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Marvel Dice Masters: Avengers vs. X-Men» Forums » General

Subject: I Hate the KO Rule! rss

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Pablo laFrossia
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I'm trying to love this game but I can't get over the KO rules. Maybe MTG has spoiled me or I've yet to see the strategy, but I can't understand how you work so hard in getting rid of an opponent's character only for it to come back next turn AND giving your opponent an opportunity to roll more dice!!!

Please help me to "see the light" on why this is a good game mechanic.
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James Williams
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It's like they got knocked down..then they get up again. You ain't never gonna keep them down.

Unless they roll energy.
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Steve Cates
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pjrake wrote:


Please help me to "see the light" on why this is a good game mechanic.

1. When YOUR characters are knocked out YOU get to roll more dice too.

2. Win strategies are building a critical mass (among others like direct damage) and blowing out your opponent. Utilizing assassin's like punished mcrook and Hawkeye longbow allow you to knock out characters and sneak in the damage, but there's a cost, if you don't win your opponent can come back stronger.

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Justin Wertz
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pjrake wrote:
I'm trying to love this game but I can't get over the KO rules. Maybe MTG has spoiled me or I've yet to see the strategy, but I can't understand how you work so hard in getting rid of an opponent's character only for it to come back next turn AND giving your opponent an opportunity to roll more dice!!!

Please help me to "see the light" on why this is a good game mechanic.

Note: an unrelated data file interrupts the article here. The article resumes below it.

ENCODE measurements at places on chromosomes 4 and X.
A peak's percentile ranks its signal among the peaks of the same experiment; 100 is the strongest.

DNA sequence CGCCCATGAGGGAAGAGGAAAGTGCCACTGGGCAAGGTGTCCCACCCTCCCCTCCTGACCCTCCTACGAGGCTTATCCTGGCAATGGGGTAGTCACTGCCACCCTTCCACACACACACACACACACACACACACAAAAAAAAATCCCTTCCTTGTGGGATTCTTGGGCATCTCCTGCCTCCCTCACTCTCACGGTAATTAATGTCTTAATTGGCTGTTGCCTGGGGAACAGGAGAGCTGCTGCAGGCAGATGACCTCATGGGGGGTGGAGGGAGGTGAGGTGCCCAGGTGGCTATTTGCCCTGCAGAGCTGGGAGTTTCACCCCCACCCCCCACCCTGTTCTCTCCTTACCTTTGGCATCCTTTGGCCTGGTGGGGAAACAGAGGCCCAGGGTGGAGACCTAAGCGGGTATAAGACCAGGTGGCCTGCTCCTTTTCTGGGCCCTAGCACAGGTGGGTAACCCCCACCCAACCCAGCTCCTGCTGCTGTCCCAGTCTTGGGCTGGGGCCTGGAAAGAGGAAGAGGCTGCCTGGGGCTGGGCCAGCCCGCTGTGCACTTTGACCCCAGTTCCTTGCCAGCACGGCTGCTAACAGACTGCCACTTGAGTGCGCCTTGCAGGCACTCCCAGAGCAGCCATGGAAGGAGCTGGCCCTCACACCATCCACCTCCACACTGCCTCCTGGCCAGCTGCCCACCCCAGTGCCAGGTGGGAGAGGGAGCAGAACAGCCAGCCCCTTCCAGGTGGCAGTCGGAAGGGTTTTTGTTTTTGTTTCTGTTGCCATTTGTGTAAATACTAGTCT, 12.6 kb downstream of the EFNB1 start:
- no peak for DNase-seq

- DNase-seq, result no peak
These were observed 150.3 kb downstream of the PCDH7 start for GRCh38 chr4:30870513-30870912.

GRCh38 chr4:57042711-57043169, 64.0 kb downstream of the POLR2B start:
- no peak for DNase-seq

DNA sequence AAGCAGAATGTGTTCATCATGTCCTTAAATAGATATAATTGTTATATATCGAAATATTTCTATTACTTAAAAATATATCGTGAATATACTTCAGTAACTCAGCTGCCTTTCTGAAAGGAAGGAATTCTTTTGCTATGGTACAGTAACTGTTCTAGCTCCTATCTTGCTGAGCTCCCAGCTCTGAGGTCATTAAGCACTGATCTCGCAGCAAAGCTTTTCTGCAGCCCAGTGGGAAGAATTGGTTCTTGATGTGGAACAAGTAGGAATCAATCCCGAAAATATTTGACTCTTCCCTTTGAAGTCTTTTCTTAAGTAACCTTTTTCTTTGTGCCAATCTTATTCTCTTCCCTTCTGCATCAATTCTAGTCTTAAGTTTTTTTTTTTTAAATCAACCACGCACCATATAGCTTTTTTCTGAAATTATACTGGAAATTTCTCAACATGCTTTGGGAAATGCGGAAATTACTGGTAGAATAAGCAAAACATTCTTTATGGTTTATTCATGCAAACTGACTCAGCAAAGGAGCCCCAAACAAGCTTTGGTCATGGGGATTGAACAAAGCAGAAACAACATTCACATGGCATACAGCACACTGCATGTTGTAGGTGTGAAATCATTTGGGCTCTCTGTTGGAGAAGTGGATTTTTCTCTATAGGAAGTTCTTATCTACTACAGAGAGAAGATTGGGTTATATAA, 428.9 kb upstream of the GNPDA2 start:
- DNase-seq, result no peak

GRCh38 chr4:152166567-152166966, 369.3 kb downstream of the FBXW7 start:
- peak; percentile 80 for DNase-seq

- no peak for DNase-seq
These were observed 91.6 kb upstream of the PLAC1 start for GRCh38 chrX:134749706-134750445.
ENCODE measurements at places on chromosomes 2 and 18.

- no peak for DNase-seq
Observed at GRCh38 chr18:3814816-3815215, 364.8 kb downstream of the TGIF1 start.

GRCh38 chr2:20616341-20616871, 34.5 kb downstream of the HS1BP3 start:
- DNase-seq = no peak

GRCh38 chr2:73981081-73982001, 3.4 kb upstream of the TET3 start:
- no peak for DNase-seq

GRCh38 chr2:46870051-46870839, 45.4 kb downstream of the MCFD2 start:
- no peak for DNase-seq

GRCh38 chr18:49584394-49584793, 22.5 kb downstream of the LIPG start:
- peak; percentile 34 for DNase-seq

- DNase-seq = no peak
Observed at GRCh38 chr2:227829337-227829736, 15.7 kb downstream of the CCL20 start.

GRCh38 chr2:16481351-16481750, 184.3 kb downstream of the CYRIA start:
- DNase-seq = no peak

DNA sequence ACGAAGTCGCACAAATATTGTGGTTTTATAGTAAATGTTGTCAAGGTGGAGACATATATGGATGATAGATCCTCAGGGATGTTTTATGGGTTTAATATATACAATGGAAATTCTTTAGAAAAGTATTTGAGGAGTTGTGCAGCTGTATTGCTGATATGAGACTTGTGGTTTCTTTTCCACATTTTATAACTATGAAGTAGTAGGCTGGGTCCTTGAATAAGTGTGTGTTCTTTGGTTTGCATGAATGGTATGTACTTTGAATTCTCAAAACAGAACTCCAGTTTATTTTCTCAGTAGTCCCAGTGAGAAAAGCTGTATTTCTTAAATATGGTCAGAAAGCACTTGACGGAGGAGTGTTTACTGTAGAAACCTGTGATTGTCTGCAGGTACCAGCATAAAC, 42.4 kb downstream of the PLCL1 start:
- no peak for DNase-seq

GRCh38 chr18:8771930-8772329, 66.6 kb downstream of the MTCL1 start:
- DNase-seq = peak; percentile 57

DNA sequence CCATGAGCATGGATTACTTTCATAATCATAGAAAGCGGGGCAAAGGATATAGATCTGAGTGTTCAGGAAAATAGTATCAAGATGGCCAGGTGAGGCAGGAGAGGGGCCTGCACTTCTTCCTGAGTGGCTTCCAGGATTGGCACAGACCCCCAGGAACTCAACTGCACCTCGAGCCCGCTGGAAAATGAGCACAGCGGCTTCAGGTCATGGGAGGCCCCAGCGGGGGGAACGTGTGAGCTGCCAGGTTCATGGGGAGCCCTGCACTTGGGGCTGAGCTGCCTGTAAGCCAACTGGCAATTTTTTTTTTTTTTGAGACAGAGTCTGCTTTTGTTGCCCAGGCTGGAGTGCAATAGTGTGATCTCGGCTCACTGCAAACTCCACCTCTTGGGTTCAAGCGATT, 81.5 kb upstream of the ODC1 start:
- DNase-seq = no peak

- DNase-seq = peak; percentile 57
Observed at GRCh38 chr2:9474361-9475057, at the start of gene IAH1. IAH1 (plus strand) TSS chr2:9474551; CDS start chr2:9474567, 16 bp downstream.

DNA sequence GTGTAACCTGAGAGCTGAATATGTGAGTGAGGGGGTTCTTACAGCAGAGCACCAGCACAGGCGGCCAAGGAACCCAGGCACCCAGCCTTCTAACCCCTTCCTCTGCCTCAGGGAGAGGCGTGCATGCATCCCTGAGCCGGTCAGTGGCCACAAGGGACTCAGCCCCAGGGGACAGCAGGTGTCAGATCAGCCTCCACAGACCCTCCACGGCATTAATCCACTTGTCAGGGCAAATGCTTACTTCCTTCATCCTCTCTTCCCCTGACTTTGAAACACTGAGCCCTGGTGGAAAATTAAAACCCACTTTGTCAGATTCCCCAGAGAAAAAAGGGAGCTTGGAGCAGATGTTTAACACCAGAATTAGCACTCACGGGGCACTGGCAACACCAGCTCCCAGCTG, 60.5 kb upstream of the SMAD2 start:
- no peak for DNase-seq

Amazing how, after several weeks of playing, a thread pops up to let me know we've been playing wrong all along.

We've been putting KO'ed dice into the used pile, rather than prep. Oops.
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Aaron Edwards
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weezknight wrote:
pjrake wrote:
I'm trying to love this game but I can't get over the KO rules. Maybe MTG has spoiled me or I've yet to see the strategy, but I can't understand how you work so hard in getting rid of an opponent's character only for it to come back next turn AND giving your opponent an opportunity to roll more dice!!!

Please help me to "see the light" on why this is a good game mechanic.


Amazing how, after several weeks of playing, a thread pops up to let me know we've been playing wrong all along.

We've been putting KO'ed dice into the used pile, rather than prep. Oops.
Hah. Yea, I've been playing wrong too. It seems to work perfectly fine to just discard KO'ed dice. I'm not sure I'm going to like playing the right way now.
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Jason Nopa
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It's a difficult mechanic...but it's part of how you build up enough energy for the very high cost cards. That's all there is to it (rather than drawing 4 character dice and trying to roll 2 energy on them all to get 8 cost dice).
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doctor poo wrote:
It's like they got knocked down..then they get up again. You ain't never gonna keep them down.

Unless they roll energy.


Chumbawumba. It's the soundtrack of my life man!
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Smat Denley
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One of the designers, Mike Elliot, made a blog post about the game that explained it. Below is the portion of the blog where he talks about it. The whole blog is a good read as well: http://boardgamegeek.com/blogpost/30410/designer-diary-dice-...

"One of the things I always try to push in games is a catch-up feature. While I was working with WizKids when they were in Seattle in 2007, I worked on a couple of miniatures games in which I added features that let you catch up when you were starting to lose. One of the projects was a game called HeroClix Alpha, which I worked on with designer Seth Johnson. One of the goals of the game was to make a version that was easy for beginning players to learn to play, and we stripped out quite a few of the rules, including the tokens and the pushing mechanisms. The game had a reinforcement mechanism in which if you lost a figure, you got to bring in an even better figure from your starting area. This avoided one of the issues I felt existed with many miniatures games, namely a player who starts losing heads toward a slow spiraling death until the game ends. I learned, however, that for HeroClix, the players were very happy with the original rule system, so HeroClix Alpha faded away into the night with no heroes to save it.